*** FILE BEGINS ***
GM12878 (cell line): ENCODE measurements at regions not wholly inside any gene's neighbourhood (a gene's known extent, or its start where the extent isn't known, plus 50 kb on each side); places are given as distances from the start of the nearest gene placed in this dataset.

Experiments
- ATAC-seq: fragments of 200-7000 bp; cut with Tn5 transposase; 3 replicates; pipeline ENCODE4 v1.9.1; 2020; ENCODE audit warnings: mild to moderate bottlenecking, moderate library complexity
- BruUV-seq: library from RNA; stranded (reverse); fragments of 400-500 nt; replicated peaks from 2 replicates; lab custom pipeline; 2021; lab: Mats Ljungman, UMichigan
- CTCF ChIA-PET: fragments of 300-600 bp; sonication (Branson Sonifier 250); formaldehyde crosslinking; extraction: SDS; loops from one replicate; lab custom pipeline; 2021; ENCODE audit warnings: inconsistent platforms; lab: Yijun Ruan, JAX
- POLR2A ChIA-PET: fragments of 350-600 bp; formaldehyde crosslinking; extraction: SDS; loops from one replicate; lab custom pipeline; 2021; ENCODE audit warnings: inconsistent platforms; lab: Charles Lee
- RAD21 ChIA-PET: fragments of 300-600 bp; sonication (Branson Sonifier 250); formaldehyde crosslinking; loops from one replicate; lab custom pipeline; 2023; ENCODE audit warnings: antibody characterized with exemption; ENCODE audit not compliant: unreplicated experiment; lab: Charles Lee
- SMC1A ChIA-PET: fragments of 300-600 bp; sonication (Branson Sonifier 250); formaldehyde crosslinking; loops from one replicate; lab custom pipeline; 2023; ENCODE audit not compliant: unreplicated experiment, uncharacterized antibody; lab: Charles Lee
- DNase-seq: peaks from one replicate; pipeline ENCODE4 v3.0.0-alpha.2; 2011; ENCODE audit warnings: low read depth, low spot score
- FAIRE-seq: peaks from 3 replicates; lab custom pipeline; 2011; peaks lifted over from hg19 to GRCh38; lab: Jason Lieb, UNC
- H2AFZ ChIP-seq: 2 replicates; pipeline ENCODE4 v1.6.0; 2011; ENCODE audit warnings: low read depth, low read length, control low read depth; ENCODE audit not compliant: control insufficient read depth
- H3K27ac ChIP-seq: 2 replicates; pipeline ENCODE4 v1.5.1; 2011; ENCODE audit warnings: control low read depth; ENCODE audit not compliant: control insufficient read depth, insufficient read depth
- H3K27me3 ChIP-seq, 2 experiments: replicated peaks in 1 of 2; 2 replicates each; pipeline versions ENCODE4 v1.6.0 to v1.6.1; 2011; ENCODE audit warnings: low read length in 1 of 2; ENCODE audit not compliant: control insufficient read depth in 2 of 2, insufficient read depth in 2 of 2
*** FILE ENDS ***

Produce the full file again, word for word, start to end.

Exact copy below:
GM12878 (cell line): ENCODE measurements at regions not wholly inside any gene's neighbourhood (a gene's known extent, or its start where the extent isn't known, plus 50 kb on each side); places are given as distances from the start of the nearest gene placed in this dataset.

Experiments
- ATAC-seq: fragments of 200-7000 bp; cut with Tn5 transposase; 3 replicates; pipeline ENCODE4 v1.9.1; 2020; ENCODE audit warnings: mild to moderate bottlenecking, moderate library complexity
- BruUV-seq: library from RNA; stranded (reverse); fragments of 400-500 nt; replicated peaks from 2 replicates; lab custom pipeline; 2021; lab: Mats Ljungman, UMichigan
- CTCF ChIA-PET: fragments of 300-600 bp; sonication (Branson Sonifier 250); formaldehyde crosslinking; extraction: SDS; loops from one replicate; lab custom pipeline; 2021; ENCODE audit warnings: inconsistent platforms; lab: Yijun Ruan, JAX
- POLR2A ChIA-PET: fragments of 350-600 bp; formaldehyde crosslinking; extraction: SDS; loops from one replicate; lab custom pipeline; 2021; ENCODE audit warnings: inconsistent platforms; lab: Charles Lee
- RAD21 ChIA-PET: fragments of 300-600 bp; sonication (Branson Sonifier 250); formaldehyde crosslinking; loops from one replicate; lab custom pipeline; 2023; ENCODE audit warnings: antibody characterized with exemption; ENCODE audit not compliant: unreplicated experiment; lab: Charles Lee
- SMC1A ChIA-PET: fragments of 300-600 bp; sonication (Branson Sonifier 250); formaldehyde crosslinking; loops from one replicate; lab custom pipeline; 2023; ENCODE audit not compliant: unreplicated experiment, uncharacterized antibody; lab: Charles Lee
- DNase-seq: peaks from one replicate; pipeline ENCODE4 v3.0.0-alpha.2; 2011; ENCODE audit warnings: low read depth, low spot score
- FAIRE-seq: peaks from 3 replicates; lab custom pipeline; 2011; peaks lifted over from hg19 to GRCh38; lab: Jason Lieb, UNC
- H2AFZ ChIP-seq: 2 replicates; pipeline ENCODE4 v1.6.0; 2011; ENCODE audit warnings: low read depth, low read length, control low read depth; ENCODE audit not compliant: control insufficient read depth
- H3K27ac ChIP-seq: 2 replicates; pipeline ENCODE4 v1.5.1; 2011; ENCODE audit warnings: control low read depth; ENCODE audit not compliant: control insufficient read depth, insufficient read depth
- H3K27me3 ChIP-seq, 2 experiments: replicated peaks in 1 of 2; 2 replicates each; pipeline versions ENCODE4 v1.6.0 to v1.6.1; 2011; ENCODE audit warnings: low read length in 1 of 2; ENCODE audit not compliant: control insufficient read depth in 2 of 2, insufficient read depth in 2 of 2